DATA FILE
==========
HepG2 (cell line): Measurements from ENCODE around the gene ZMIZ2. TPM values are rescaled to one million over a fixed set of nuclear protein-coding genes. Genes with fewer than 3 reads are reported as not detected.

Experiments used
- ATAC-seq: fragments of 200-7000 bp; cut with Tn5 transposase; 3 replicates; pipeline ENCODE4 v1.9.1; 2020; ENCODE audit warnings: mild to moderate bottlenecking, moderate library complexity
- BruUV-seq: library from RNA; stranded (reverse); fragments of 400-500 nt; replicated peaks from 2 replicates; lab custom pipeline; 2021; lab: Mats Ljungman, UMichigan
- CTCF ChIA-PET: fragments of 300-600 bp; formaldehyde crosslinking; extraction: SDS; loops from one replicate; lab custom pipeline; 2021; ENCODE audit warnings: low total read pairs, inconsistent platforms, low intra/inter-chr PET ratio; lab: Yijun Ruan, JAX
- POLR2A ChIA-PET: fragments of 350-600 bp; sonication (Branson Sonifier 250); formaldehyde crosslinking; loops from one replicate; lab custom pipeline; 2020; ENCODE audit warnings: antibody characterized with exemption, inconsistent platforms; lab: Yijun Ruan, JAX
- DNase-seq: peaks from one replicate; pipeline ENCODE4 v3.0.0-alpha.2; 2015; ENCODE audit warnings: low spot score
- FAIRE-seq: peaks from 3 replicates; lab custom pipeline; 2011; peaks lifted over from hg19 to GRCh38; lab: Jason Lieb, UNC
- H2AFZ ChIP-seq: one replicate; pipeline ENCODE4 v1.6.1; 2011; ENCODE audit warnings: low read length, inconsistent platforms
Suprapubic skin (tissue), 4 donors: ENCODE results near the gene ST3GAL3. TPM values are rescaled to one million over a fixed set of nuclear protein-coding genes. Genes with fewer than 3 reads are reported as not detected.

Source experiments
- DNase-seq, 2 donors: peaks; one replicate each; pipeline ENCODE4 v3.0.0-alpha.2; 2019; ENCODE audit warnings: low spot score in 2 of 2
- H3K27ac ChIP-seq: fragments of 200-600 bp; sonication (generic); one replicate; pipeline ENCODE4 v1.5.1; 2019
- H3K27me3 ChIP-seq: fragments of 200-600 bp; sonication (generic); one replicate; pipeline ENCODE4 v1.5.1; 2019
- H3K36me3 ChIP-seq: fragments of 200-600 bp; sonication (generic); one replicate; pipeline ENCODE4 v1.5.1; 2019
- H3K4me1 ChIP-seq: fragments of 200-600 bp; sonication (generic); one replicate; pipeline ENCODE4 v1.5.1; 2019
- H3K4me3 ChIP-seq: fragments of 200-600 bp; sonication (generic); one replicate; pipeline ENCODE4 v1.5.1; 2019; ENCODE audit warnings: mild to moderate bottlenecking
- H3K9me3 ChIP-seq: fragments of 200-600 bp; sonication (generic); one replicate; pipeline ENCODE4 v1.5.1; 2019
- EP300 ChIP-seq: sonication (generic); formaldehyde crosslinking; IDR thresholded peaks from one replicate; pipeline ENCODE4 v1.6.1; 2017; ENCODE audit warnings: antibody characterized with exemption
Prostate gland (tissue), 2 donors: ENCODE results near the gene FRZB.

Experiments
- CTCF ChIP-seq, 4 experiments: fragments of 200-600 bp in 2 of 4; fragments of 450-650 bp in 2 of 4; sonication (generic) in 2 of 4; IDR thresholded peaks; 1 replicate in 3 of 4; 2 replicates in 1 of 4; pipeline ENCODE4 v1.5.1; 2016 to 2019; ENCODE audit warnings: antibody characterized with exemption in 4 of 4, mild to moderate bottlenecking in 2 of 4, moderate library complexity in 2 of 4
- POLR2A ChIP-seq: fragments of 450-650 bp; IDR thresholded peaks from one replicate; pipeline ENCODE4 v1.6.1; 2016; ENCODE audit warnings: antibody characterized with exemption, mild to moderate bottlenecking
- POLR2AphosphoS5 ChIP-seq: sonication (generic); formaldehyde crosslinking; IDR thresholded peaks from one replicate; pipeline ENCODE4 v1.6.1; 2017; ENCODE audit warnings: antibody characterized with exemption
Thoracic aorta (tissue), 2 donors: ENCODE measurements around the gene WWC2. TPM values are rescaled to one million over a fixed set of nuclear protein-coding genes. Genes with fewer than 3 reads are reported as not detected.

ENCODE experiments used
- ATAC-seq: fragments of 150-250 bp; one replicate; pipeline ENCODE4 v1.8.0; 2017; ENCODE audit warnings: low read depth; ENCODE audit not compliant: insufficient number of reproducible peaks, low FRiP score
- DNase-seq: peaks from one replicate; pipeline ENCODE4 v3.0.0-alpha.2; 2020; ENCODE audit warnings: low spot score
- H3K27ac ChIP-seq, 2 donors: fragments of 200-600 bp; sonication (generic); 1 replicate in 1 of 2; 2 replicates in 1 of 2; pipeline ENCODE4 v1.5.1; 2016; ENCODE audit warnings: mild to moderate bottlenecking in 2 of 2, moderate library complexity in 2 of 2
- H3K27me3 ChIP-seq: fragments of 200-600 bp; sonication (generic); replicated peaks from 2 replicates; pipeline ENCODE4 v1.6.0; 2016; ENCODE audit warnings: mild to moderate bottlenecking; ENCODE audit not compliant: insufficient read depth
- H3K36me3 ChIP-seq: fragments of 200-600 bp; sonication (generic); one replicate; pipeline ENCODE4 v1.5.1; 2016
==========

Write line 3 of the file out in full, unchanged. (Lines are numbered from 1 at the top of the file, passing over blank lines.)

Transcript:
- ATAC-seq: fragments of 200-7000 bp; cut with Tn5 transposase; 3 replicates; pipeline ENCODE4 v1.9.1; 2020; ENCODE audit warnings: mild to moderate bottlenecking, moderate library complexity